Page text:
With the advent of mobile devices, websites, and cloud-sharing, municipalities can leverage Geographic Information Systems (GIS) to organize, share, map, and analyze assets across multiple departments, and even separate agencies. For example, this is what an enterprise GIS solution allows, simultaneously:

  • A field crew reviews a structure’s maintenance history on their tablet computers.
  • Another field crew adds the locations of newly installed traffic signs into a mobile device.
  • The field crews’ data automatically syncs to a geodatabase back in the office, where engineers pull the files directly into CAD.
  • Various department managers view municipal assets on their desktops via a GIS website that connects to the geodatabase, which shows data updates in real time.
  • A GIS user programs a series of maps that will print with a single command.
  • Another user calculates how many utilities will be impacted by a future roadway project.

Investing in a multiuser, or enterprise, GIS solution can also be less costly than a single-user solution. With enterprise solutions, departments and agencies that share a geodatabase and GIS tools can split the costs. This reduces your department’s initial investment while increasing return on investment (ROI).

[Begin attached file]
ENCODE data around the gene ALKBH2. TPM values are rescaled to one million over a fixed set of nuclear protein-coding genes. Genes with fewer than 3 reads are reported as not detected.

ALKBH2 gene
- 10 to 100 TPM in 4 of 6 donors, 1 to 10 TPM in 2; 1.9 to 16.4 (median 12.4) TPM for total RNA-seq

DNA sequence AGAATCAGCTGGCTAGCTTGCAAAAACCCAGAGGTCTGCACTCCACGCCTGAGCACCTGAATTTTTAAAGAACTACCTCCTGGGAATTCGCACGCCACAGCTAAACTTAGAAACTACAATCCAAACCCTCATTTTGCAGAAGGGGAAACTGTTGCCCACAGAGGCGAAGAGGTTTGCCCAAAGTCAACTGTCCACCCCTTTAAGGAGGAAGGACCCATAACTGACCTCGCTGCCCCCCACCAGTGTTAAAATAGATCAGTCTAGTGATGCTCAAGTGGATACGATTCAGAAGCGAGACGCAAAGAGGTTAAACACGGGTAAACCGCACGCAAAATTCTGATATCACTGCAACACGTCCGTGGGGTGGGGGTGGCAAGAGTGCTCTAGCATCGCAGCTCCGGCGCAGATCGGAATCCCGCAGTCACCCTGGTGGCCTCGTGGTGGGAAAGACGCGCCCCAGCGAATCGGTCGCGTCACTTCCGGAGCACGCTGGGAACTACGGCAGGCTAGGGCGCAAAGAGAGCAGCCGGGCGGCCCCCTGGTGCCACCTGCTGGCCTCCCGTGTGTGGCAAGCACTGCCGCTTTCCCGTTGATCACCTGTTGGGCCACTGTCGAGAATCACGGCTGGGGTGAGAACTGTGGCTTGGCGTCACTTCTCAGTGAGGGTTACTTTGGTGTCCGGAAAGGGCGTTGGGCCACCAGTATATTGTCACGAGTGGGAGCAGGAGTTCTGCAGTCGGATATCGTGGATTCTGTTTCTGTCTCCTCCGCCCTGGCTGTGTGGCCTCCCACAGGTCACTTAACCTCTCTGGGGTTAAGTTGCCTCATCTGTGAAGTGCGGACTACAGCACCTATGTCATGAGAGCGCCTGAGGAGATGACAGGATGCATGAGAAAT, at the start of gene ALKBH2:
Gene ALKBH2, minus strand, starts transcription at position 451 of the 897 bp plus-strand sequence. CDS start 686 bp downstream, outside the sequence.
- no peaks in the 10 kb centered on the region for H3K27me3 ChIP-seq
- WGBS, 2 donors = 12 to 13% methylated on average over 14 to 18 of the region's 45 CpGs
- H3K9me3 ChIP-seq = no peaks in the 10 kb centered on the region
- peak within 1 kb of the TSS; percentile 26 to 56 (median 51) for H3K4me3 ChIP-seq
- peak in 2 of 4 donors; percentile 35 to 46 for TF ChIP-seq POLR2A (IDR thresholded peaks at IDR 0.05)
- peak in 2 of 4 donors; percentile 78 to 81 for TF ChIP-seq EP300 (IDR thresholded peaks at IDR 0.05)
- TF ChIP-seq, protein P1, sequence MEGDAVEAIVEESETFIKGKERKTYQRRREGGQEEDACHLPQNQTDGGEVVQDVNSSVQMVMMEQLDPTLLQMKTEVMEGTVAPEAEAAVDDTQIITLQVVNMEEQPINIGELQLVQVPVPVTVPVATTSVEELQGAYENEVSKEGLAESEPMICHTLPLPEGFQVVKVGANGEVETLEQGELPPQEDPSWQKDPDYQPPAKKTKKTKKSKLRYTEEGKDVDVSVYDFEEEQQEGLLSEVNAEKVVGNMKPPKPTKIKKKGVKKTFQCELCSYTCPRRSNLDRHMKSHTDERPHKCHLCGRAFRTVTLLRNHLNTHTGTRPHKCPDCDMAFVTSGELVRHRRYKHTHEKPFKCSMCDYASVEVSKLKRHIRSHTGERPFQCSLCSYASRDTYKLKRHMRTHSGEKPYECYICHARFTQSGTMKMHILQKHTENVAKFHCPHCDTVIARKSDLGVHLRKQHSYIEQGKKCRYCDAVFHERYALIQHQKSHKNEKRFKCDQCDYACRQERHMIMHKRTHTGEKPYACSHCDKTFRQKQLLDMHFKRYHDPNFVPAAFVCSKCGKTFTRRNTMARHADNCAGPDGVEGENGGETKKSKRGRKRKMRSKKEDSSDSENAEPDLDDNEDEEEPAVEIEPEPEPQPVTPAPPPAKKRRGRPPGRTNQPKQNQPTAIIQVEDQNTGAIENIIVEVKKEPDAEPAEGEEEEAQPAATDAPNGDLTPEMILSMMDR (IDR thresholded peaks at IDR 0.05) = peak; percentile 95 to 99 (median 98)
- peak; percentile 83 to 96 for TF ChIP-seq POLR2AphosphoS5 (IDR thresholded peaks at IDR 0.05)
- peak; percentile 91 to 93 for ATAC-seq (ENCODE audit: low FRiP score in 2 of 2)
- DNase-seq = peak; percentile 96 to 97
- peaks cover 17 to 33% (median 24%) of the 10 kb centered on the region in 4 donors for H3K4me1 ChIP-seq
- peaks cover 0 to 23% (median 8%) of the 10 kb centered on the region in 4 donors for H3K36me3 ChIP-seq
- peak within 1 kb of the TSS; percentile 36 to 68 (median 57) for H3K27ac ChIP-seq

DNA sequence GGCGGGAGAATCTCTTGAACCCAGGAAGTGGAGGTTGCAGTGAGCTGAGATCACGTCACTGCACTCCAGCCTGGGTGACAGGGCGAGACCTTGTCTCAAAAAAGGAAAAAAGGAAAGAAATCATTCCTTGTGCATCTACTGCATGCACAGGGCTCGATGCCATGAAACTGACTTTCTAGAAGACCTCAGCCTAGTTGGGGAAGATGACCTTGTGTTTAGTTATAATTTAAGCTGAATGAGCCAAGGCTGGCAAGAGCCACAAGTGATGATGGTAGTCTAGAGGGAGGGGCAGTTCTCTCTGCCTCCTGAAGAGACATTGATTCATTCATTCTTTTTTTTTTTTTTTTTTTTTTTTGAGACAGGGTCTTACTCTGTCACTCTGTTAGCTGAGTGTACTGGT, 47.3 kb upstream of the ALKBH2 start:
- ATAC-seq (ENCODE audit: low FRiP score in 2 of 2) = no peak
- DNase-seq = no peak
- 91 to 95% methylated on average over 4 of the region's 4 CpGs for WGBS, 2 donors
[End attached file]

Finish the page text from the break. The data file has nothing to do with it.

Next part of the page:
Complex projects that involve multiple entities also benefit from a shared geodatabase and GIS solution. Take Florida DOT’s (FDOT) SunRail project, for example.

On May 1, after 22 years and $1.3 billion, more than 10,000 people boarded Florida’s second commuter rail line in downtown Orlando. The completion of the project’s first phase kicked off a new transportation era, relieving traffic congestion for the millions of tourists who flock to Walt Disney World and other popular attractions every year. The train line is fast becoming the economic spine of Central Florida, with development sprouting in its wake.

Project team members relied heavily on GIS tools to achieve this sort of success.

Next page: An enterprise GIS solution